Nuclear installations and high-risk technologies

The nuclear age is not over yet. Germany’s last nuclear power plant will not be shut down until 2022, and the task of dismantling its reactors will preoccupy Germany for many decades to come. The safety of nuclear installations in Europe and around the world is also a key issue for the Federal Republic.

The operation of conventional installations and the use of new technologies may also pose substantial risks to the public and, indeed, to sustainable development – we need only look at geo-engineering and genome editing, for instance. Digitalisation also poses risks, for example in terms of power grid vulnerability and prevention of nuclear power plant accidents. An appropriate societal response to the opportunities and risks associated with these technologies is vital.

Safe operation until shutdown

The reactors that are still in operation must continue to meet rigorous and stringent safety standards until Germany’s nuclear power plants are finally shut down. This requires safety assessments, the evaluation of operational experience in German and international nuclear power plants, and further development of regulatory standards.

Nuclear energy in Europe and around the world

Some European countries support a nuclear phase-out; others continue to operate obsolete and unsafe nuclear power plants or are building new nuclear installations with lavish subsidies from the state. Research in this area has not yet come to a halt, even though it is extremely doubtful whether new reactor designs would lead to a breakthrough in safety, proliferation and disposal.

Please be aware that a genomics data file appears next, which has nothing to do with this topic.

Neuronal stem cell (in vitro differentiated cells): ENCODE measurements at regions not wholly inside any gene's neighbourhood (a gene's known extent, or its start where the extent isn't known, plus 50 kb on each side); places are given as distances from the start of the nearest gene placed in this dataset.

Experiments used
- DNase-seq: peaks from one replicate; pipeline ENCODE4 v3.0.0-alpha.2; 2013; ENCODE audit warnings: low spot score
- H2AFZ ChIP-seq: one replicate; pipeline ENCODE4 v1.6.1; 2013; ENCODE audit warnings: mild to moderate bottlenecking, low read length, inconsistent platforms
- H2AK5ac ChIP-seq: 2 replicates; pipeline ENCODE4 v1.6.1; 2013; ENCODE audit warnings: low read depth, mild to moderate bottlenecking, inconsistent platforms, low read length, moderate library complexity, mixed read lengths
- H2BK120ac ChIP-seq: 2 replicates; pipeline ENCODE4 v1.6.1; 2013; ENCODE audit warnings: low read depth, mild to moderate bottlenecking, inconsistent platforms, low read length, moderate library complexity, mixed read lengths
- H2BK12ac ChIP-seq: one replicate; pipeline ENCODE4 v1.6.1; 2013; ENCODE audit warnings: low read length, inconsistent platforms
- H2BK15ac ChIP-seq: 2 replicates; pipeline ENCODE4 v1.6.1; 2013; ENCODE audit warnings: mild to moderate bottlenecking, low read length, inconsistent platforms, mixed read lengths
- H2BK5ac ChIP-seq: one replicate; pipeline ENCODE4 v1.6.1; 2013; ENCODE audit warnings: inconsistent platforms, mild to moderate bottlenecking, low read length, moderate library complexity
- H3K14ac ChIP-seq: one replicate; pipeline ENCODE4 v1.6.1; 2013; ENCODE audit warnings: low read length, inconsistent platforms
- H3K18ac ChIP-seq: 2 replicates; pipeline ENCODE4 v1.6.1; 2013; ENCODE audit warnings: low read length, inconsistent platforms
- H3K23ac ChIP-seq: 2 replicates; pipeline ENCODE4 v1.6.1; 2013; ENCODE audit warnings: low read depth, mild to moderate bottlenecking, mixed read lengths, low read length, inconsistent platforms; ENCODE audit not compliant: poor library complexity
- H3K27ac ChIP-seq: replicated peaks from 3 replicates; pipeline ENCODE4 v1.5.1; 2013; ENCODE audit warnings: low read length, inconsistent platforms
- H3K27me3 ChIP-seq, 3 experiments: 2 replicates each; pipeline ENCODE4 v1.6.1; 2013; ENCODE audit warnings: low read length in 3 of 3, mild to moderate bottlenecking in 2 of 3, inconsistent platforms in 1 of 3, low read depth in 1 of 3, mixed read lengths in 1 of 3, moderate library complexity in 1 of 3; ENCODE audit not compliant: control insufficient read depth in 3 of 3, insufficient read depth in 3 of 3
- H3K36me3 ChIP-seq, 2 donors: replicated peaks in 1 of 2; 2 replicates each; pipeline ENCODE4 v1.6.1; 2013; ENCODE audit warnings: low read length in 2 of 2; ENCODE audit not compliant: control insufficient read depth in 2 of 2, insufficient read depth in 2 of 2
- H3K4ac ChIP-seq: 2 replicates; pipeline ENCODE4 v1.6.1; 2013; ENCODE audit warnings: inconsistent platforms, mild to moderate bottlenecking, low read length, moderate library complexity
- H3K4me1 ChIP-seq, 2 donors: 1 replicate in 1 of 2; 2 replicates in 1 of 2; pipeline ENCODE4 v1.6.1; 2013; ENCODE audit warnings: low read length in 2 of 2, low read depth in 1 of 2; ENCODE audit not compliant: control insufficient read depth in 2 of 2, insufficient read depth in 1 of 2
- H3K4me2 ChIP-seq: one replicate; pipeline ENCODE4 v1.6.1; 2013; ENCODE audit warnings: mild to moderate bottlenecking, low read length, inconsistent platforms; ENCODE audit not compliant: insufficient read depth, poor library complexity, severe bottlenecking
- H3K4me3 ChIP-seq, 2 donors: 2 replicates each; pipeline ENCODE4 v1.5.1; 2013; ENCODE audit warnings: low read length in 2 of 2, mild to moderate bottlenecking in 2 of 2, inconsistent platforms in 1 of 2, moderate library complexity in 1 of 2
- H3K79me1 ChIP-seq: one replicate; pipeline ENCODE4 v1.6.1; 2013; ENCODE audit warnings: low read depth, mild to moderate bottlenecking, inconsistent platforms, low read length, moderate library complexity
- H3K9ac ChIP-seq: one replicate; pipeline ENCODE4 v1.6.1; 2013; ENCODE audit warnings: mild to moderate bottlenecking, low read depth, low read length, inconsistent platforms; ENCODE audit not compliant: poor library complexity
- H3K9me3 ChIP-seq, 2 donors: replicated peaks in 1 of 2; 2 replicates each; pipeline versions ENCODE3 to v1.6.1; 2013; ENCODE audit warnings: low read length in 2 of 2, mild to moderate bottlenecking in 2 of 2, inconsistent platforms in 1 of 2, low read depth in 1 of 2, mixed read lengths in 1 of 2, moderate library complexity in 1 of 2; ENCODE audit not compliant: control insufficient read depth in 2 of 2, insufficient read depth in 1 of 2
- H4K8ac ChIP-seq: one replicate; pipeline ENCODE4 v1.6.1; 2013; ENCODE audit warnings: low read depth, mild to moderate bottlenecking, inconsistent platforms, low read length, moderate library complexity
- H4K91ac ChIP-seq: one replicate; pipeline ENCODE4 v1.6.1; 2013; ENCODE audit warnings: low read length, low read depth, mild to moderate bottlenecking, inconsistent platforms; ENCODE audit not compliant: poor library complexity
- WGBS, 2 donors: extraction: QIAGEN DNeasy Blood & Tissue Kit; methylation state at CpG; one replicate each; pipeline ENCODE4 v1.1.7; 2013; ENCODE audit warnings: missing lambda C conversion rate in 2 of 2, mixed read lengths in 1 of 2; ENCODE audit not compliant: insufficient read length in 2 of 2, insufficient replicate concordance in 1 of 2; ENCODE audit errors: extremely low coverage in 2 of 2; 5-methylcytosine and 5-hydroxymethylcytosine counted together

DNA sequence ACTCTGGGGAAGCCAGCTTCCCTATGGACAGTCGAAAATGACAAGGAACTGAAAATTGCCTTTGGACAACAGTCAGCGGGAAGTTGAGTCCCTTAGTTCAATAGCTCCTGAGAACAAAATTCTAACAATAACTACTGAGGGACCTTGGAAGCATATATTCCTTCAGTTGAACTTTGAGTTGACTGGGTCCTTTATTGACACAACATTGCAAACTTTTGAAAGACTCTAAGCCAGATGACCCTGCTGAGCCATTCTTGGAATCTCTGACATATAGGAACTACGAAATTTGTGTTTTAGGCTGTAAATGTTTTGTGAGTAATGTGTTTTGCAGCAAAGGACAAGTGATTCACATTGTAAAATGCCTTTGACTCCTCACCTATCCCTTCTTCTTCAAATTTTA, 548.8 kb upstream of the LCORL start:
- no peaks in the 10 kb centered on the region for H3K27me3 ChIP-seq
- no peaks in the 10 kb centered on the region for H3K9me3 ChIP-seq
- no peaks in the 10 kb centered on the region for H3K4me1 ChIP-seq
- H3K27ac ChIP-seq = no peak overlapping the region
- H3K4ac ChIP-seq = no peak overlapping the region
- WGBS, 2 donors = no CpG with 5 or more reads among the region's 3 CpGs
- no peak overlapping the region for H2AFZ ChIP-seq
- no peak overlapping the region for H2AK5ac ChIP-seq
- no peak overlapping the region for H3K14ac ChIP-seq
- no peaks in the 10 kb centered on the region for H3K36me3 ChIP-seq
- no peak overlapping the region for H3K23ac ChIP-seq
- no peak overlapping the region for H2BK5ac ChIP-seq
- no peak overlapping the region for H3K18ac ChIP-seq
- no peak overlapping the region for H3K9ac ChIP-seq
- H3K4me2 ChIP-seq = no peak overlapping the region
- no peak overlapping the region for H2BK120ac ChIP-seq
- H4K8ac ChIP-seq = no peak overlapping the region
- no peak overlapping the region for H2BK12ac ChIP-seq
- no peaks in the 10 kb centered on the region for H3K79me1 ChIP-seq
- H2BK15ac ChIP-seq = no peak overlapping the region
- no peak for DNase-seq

Dismantling nuclear power plants

Dismantling nuclear power plants is a protracted process which requires meticulous care. The handling of radioactive components and parts must comply with rigorous safety standards. Radioactive materials need to be separated carefully from non-hazardous materials, and appropriate interim storage must be guaranteed.

Assessing risks, monitoring processes

The researchers at the Oeko-Institut conduct assessments of the safety of nuclear and conventional installations in Germany and other countries and look at the environmental impacts of dismantling processes. We also analyse risks in other technological fields, such as digitalisation. For example, we look at the impacts of digitalisation on critical infrastructures and explore ways of utilising the opportunities associated with smart power meters with no risk to data privacy. In addition, we organise and monitor citizen participation processes.